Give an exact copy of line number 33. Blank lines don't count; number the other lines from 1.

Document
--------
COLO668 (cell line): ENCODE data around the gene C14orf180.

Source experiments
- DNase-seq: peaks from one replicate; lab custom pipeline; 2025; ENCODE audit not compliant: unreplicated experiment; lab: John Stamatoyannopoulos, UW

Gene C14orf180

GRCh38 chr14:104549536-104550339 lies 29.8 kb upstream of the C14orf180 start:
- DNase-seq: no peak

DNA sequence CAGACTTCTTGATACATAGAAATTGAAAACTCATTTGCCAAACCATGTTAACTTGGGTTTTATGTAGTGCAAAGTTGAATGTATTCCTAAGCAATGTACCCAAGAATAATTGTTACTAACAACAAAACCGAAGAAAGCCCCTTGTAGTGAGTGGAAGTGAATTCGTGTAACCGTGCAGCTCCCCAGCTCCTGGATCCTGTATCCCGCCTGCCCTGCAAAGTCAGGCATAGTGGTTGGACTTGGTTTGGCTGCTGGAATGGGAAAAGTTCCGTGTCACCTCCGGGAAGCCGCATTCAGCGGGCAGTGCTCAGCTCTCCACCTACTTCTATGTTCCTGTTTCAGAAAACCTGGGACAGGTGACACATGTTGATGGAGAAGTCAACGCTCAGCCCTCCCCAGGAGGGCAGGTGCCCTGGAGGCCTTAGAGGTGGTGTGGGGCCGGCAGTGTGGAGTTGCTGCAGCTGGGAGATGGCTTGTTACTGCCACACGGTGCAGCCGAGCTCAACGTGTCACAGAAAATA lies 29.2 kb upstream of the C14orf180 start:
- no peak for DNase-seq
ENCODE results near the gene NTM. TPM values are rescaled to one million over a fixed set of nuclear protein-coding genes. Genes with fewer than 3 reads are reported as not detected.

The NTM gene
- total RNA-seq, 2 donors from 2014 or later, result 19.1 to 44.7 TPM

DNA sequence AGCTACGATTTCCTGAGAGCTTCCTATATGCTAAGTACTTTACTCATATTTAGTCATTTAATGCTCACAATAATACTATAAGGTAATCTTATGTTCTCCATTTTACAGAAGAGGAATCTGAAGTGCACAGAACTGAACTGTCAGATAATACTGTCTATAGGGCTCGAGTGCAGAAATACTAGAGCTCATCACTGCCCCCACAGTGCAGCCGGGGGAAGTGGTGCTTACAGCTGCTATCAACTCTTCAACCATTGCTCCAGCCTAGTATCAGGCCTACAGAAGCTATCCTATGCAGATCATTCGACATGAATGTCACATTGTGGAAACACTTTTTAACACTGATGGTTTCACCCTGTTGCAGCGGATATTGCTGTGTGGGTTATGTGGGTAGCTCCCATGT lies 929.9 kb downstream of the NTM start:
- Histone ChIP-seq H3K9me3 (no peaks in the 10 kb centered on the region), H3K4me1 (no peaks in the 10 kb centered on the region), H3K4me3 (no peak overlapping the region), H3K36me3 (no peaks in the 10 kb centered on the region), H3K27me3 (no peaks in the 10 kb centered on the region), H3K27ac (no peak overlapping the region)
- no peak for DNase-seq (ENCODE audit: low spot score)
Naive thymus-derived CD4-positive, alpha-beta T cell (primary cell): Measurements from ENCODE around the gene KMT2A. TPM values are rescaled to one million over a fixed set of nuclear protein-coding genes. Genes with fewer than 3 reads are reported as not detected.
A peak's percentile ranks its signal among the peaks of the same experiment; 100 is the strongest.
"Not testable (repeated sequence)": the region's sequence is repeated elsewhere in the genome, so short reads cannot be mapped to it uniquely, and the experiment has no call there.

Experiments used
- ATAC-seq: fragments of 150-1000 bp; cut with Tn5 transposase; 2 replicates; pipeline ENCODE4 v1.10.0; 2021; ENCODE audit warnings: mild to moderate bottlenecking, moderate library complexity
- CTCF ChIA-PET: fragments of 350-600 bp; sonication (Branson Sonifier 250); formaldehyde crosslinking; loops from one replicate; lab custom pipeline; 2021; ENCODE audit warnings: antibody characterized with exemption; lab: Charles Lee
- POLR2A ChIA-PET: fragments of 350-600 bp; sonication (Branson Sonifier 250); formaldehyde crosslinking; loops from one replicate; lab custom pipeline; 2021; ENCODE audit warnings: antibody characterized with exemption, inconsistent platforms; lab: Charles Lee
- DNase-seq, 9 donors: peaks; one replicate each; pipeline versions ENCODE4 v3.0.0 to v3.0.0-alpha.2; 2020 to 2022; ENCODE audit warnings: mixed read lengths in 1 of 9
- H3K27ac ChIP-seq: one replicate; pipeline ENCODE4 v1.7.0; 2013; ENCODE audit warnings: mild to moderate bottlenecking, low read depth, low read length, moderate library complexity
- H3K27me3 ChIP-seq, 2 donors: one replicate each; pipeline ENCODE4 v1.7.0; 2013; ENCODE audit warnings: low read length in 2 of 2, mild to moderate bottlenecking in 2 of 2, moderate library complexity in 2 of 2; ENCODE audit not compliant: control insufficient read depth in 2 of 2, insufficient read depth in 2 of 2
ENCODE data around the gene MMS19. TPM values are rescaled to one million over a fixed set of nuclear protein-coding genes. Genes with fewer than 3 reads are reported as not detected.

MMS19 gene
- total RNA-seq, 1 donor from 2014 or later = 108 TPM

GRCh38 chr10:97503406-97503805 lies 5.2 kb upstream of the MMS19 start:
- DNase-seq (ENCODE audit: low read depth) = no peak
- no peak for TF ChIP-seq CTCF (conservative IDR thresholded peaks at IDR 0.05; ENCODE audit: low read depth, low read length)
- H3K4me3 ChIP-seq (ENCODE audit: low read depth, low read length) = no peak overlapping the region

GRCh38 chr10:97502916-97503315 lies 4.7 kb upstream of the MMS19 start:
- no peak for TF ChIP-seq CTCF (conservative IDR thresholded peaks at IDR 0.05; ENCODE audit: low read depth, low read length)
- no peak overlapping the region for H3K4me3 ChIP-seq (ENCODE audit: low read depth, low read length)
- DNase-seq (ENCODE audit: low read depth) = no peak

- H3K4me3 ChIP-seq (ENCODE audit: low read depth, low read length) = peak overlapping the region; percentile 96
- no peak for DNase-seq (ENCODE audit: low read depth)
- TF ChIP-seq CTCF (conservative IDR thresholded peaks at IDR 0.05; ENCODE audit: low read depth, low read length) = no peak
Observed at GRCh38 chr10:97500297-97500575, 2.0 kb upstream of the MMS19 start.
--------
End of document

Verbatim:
- no peak for TF ChIP-seq CTCF (conservative IDR thresholded peaks at IDR 0.05; ENCODE audit: low read depth, low read length)